The Calvario de Onda was located on the Castle slope and is considered to be the oldest convent in the province. According to Castells Chalmeta, it was situated here between 1339 and 1732, with the last section next to the main entrance of the fortress. It must have been renovated in 1732.
In 1839, it was demolished to fortify the Castle. Transferred to what would be the Franciscan convent of Santa Catalina in 1851, the remaining ruins were converted into a small chapel with an altar and choir.
The current Chapel is formed of pylons with Classical cornices and an Arab-style ceramic hipped roof. The ceramic representations of the Stations of the Cross were painted between 1940 and 1960.
The Ermita de Santa Catalina y la Capilla del Calvario still stands to the right of what would have been the main entrance of the convent. It was added to the main structure as a warehouse in the 18th century and was designated a chapel in 1836.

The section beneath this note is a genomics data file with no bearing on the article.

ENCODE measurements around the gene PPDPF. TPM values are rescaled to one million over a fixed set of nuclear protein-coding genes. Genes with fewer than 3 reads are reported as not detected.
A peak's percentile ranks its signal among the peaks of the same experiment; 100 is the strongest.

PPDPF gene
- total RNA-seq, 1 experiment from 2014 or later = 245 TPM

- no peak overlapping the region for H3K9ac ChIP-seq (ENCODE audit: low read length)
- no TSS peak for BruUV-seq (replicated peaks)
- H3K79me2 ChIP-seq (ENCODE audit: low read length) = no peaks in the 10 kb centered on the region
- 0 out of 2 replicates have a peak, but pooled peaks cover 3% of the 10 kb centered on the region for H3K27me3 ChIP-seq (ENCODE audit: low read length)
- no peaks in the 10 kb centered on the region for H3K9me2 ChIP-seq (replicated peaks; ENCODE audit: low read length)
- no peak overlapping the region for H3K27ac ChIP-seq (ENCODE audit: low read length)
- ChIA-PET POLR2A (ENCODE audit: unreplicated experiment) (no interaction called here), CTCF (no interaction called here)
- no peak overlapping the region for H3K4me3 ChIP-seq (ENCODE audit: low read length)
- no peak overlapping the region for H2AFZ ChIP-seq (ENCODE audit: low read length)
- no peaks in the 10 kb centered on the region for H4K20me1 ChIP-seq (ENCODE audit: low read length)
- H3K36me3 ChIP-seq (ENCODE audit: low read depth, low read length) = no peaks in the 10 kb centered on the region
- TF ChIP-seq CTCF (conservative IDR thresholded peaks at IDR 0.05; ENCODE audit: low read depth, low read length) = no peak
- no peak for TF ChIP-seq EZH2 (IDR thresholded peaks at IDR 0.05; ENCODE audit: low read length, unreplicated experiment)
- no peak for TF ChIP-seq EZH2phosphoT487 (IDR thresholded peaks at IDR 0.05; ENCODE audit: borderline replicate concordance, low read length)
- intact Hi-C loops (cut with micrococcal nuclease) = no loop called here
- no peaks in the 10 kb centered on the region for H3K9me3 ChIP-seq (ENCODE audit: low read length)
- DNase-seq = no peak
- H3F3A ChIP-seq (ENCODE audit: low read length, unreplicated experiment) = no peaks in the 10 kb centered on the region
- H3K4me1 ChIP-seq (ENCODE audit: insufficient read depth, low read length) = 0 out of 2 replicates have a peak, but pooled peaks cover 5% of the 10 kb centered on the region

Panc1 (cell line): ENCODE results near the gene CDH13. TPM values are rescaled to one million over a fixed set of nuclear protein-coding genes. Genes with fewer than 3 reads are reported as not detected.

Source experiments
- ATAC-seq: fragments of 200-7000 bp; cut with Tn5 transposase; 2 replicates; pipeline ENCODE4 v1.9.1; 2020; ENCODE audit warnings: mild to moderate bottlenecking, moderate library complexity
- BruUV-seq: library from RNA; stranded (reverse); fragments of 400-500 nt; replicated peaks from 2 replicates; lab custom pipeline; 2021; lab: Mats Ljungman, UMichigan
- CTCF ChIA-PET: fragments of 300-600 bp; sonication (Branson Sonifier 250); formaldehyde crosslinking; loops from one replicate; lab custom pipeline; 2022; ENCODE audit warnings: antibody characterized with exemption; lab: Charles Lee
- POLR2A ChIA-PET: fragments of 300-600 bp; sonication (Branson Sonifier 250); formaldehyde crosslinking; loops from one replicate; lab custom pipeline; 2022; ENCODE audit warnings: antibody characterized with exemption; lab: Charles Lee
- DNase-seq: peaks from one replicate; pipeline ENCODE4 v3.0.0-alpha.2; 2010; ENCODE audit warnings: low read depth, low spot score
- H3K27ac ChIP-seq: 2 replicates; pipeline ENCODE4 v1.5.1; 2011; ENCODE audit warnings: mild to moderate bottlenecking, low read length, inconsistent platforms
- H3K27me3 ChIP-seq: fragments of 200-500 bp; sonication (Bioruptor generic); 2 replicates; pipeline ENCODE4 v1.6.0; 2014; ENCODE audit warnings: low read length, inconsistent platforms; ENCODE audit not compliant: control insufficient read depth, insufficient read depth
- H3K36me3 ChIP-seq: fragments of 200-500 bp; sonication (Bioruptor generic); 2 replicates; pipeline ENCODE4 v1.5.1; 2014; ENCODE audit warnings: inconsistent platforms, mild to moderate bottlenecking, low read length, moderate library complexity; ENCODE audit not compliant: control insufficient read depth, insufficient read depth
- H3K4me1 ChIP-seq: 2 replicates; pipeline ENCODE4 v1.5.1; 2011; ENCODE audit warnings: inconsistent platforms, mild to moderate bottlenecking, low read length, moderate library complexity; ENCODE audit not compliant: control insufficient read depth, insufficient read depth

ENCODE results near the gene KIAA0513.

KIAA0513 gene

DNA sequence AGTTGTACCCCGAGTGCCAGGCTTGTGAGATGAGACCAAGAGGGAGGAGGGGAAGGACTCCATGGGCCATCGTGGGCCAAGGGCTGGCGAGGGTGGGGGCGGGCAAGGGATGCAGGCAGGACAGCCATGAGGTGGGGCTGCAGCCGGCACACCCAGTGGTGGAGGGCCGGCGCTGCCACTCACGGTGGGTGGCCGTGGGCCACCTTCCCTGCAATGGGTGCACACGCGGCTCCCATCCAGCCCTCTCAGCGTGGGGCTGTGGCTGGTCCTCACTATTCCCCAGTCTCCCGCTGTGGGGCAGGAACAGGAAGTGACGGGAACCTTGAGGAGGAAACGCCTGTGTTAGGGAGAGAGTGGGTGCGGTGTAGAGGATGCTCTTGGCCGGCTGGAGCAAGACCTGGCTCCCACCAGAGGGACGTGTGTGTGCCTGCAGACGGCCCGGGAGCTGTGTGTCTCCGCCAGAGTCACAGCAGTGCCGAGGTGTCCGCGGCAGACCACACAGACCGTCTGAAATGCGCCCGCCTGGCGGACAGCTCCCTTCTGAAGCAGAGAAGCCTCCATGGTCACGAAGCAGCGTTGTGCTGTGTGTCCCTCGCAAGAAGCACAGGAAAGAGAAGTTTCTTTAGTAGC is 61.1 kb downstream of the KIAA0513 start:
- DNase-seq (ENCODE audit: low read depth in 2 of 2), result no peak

The rest of the convent walls give no indication as to any concrete function; with the exception of a three-storeyed building to the south of the site, with arches on the upper storey, typical of Valencian buildings from the 16th until the 18th centuries. Underground areas and what would have been a cistern have been detected.
The historian Mundina tells us that the church was very spacious and built in the Corinthian style. During the Peninsular War, it was used as a barracks and hospital by the Spanish, and was later occupied by the French. In the meantime, the clergy relocated to the town, returning to the convent after the war was over. After it was confiscated and the monks forcefully expelled in 1835, the Portuguese burnt it down in 1836. The ermita is all that remains today of the entire structure.
Creating a zigzag route from the Cemetery until the ruins of the convent of San Francisco, the Calvario is one of the most striking images of the town’s surroundings and also forms part of a local hiking trail, specifically, SL-CV106
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